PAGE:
Newdevonian
6 Jul 2013 - 5:01 PM

In the days of film and print, I had a wedding order for two foam board backed 20 x 16"'s for framing and three leather albums, all different, one for the couple and one each for both sets of parents, plus many separate prints for guests. I had agreed the crops from the proof prints, with everybody and was assembling the albums with the agreed prints. The last print in the last album, at 2 am on a Saturday morning, I guillotined off the top of a head, rather than reducing the torso. Agghh!!

I had promised these for the Sunday morning. My normal, very good processor had gone home for the weekend and I had to resort to Boots for one reprint. It was a totally different colour! I placed it loose in the album and explained. The family thought it was all very funny and allowed me to replace the print the following week.

Moral: beware when working when tired. Things go wrong!!!!!!

Things were different then. I think I charged 1600 for that one job, 20 years ago.

JJGEE
JJGEE  96223 forum posts England18 Constructive Critique Points
6 Jul 2013 - 5:23 PM


Quote: It was a totally different colour! I placed it loose in the album and explained

Presumably that was the key to their understanding, you was " up front " and explained and I am sure most people would not mind waiting a few days for the replacement of just 1 print.

bigalguitarpicker


Quote: I've just spent the past 2 weeks editing photos for a wedding I have the privilege to shoot. Roughly 1000 images between 2 photographers.

I'm not being facetious, but does anyone need 1000 images of a wedding? Is 300 - 400 not ample?

Jestertheclown
6 Jul 2013 - 11:15 PM


Quote: Roughly 1000 images between 2 photographers.

Presumably photographer No.2 had no hand in the editing?

Paul Morgan
Paul Morgan e2 Member 1314948 forum postsPaul Morgan vcard England6 Constructive Critique Points
6 Jul 2013 - 11:15 PM

We used to get by with just half a dozen rolls of film or less, then spent a nervous few days waiting for the results from the lab Smile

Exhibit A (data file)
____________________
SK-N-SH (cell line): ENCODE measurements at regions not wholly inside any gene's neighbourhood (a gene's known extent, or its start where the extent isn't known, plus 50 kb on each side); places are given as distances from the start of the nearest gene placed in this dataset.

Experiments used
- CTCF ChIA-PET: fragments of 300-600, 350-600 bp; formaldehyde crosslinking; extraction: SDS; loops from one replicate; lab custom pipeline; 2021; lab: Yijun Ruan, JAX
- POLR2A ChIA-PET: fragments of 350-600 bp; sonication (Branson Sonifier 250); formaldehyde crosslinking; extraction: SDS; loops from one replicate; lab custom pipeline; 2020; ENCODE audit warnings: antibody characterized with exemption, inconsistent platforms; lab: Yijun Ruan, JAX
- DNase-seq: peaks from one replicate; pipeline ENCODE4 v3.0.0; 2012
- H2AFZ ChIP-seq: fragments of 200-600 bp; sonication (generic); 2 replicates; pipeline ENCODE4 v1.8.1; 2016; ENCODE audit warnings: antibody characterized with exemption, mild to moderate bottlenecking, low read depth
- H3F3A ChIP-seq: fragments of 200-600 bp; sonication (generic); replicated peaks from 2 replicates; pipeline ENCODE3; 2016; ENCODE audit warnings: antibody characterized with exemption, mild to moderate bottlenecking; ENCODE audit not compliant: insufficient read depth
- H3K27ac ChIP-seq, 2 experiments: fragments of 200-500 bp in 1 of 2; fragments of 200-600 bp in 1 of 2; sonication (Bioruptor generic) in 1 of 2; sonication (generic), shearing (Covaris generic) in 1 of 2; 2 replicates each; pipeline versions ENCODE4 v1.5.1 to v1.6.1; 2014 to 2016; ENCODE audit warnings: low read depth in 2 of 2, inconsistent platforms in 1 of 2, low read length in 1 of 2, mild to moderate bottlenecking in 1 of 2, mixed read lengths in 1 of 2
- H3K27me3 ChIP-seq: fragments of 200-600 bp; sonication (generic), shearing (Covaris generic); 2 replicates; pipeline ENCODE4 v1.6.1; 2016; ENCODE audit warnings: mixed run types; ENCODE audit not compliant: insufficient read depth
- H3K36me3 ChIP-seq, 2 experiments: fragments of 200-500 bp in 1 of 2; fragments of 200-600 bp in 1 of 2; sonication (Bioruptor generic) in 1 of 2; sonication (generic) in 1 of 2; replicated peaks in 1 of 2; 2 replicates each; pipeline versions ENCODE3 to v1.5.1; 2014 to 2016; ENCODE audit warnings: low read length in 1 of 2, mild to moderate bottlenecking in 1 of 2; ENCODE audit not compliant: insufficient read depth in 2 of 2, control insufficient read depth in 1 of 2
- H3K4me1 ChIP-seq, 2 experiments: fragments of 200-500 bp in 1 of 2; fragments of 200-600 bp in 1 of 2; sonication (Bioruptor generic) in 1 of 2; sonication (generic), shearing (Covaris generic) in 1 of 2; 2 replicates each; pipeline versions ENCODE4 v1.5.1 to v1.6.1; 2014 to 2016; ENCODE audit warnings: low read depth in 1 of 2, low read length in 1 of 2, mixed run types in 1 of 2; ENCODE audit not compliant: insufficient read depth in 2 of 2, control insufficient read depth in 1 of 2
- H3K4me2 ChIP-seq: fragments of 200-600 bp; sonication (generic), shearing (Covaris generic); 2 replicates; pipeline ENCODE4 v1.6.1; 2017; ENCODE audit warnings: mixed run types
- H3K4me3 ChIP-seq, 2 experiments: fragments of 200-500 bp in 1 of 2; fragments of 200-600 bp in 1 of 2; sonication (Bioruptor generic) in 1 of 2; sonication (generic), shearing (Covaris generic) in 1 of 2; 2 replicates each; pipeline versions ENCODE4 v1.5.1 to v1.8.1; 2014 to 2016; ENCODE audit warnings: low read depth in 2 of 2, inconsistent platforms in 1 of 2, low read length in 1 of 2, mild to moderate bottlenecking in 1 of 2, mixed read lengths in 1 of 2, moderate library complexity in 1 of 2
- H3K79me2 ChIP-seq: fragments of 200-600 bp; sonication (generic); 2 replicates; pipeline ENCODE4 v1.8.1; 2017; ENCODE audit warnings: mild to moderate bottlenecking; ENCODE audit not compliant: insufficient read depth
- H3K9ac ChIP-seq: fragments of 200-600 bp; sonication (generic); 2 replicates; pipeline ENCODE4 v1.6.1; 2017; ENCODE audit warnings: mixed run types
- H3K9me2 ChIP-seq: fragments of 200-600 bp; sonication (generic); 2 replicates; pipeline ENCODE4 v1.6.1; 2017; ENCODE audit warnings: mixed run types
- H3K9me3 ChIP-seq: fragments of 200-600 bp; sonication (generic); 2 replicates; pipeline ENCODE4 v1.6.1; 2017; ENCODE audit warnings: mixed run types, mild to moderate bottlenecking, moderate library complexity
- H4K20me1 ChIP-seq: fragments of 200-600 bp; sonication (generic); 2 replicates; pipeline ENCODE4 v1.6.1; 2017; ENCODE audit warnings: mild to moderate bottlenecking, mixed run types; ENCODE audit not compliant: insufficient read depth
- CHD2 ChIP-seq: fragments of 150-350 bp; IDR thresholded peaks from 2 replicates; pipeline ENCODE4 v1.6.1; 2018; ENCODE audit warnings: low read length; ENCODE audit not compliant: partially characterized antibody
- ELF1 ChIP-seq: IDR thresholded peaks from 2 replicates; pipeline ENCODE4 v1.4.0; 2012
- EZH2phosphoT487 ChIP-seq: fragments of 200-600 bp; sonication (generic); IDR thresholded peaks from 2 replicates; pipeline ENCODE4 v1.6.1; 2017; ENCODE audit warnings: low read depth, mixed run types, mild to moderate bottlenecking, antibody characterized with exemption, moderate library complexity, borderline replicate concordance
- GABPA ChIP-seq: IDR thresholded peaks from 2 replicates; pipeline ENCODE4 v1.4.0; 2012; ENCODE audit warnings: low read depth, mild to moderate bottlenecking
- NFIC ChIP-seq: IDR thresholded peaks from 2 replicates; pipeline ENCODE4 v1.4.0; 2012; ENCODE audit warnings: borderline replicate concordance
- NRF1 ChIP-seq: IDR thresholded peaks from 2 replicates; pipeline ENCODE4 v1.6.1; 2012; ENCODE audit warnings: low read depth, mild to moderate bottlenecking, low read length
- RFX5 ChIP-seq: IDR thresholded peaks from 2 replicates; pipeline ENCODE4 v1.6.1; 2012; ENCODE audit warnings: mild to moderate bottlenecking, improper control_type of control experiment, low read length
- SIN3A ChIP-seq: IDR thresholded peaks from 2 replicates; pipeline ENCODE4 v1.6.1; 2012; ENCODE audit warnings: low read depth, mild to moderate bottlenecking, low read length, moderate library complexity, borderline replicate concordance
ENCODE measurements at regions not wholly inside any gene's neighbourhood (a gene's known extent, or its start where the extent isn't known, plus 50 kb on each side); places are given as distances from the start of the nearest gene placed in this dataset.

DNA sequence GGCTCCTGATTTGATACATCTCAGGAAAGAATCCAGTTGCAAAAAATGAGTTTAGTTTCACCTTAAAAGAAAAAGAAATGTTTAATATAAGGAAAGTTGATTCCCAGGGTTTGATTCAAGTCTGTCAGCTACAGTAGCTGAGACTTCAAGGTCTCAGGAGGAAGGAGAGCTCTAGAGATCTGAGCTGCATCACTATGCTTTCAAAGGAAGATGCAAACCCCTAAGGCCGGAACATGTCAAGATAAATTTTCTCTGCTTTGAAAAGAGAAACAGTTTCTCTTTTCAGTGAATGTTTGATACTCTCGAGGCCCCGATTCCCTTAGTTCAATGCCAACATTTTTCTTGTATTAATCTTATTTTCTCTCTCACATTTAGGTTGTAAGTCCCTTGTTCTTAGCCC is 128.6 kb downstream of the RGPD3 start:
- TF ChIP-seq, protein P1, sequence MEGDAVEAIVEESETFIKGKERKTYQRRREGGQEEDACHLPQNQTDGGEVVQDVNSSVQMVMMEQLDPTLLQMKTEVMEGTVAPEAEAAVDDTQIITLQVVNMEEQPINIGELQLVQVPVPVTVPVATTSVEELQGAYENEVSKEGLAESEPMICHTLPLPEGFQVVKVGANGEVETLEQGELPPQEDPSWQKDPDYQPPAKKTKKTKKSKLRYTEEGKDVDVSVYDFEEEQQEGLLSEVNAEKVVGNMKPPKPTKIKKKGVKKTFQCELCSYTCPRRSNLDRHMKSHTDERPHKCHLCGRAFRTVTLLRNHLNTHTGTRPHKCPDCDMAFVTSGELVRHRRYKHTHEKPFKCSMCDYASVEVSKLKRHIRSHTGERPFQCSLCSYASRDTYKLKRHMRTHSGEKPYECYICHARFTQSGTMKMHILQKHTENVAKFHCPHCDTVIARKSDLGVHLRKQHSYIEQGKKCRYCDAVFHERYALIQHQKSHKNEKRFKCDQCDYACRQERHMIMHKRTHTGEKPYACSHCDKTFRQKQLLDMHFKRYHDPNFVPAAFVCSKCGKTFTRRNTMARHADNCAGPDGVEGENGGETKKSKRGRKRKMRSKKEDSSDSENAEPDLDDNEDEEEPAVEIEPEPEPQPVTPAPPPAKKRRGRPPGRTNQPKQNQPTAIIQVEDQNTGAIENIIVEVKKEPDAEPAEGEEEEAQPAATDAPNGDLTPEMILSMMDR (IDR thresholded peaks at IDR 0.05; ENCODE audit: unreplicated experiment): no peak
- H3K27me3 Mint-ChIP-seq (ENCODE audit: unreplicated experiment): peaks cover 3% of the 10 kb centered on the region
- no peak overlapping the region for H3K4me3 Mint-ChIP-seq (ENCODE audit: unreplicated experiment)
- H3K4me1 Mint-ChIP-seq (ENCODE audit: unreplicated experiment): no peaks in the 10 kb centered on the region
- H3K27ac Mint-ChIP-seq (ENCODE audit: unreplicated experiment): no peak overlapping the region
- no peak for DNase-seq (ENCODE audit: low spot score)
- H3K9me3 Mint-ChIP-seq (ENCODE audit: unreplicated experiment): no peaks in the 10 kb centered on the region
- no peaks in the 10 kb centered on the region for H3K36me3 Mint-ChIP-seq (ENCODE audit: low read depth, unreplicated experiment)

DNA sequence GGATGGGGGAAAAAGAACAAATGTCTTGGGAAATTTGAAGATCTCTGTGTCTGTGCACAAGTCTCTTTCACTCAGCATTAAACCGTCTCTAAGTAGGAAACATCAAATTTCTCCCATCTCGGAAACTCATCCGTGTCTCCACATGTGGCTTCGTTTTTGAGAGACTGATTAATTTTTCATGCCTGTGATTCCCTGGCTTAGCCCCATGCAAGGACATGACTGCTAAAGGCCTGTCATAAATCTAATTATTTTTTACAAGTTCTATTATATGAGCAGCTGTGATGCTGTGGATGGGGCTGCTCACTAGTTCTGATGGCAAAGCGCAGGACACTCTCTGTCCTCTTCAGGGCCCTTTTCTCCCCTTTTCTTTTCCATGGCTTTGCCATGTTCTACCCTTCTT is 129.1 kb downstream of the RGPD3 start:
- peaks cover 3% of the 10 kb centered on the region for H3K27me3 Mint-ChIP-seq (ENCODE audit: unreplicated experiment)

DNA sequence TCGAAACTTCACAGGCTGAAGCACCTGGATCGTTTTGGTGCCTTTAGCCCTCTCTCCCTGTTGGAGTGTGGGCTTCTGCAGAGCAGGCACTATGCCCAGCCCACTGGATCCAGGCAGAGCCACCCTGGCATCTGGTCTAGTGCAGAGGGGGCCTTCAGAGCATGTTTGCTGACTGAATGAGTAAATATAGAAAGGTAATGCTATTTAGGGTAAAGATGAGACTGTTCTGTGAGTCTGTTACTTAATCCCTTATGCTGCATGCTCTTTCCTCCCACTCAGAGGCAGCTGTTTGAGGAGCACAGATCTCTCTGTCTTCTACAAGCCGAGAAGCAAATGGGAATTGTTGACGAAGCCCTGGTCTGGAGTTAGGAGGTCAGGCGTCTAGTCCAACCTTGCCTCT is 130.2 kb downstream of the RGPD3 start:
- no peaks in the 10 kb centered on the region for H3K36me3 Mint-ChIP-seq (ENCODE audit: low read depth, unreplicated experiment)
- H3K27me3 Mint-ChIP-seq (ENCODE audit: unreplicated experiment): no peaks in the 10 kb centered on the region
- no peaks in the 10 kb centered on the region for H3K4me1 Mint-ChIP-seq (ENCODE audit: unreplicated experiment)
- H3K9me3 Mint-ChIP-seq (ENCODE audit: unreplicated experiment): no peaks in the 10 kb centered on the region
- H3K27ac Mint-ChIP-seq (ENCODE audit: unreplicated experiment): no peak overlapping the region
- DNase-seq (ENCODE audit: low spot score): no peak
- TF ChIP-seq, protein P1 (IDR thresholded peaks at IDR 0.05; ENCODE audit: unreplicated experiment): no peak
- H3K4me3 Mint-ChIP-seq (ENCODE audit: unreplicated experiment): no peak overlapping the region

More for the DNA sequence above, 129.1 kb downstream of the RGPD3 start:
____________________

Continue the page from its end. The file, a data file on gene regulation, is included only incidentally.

There was just so much that could go wrong that you had no control over, films getting lost, negatives and prints going wrong at the processing stage etc.

Nothing ever did go wrong, but it was all at the back of your mind.

RavenTepes
7 Jul 2013 - 5:46 PM


Quote: Roughly 1000 images between 2 photographers.
Presumably photographer No.2 had no hand in the editing?

You would be right, sir! The other photographer just made the jump to digital after shooting on film for her whole life. I've been trying to find time to teach her some basics in Photoshop.

I really just don't know what happened. I do wonder, since I'm a sleepwalker, if I had done something in my sleep. It'd make sense, since I ended up finding some photos in some weird places, which helps, but I still can't account for the rest.

All in all, a big lesson was learned through all this. While I've never had a problem in the past, this taught me to BACK UP EVERYTHING!!!And it doesn't matter how tired I am. When I'm done with a project, just burn the disk. It only takes a few minutes.

RavenTepes
7 Jul 2013 - 5:49 PM


Quote: We used to get by with just half a dozen rolls of film or less, then spent a nervous few days waiting for the results from the lab Smile

There was just so much that could go wrong that you had no control over, films getting lost, negatives and prints going wrong at the processing stage etc.

Nothing ever did go wrong, but it was all at the back of your mind.

Don't start giving me ideas...I've been strongly considering getting a Nikon F6, but as workflow would be strange to integrate it, I've decided to hold onto that thought until I can come up with a better reason other than "I want one". It'd at least be better than my manual focus Minolta X-700...

Last Modified By RavenTepes at 7 Jul 2013 - 5:52 PM
Term
Term  885 forum posts England9 Constructive Critique Points
15 Jul 2013 - 9:13 PM

http://www.piriform.com/recuva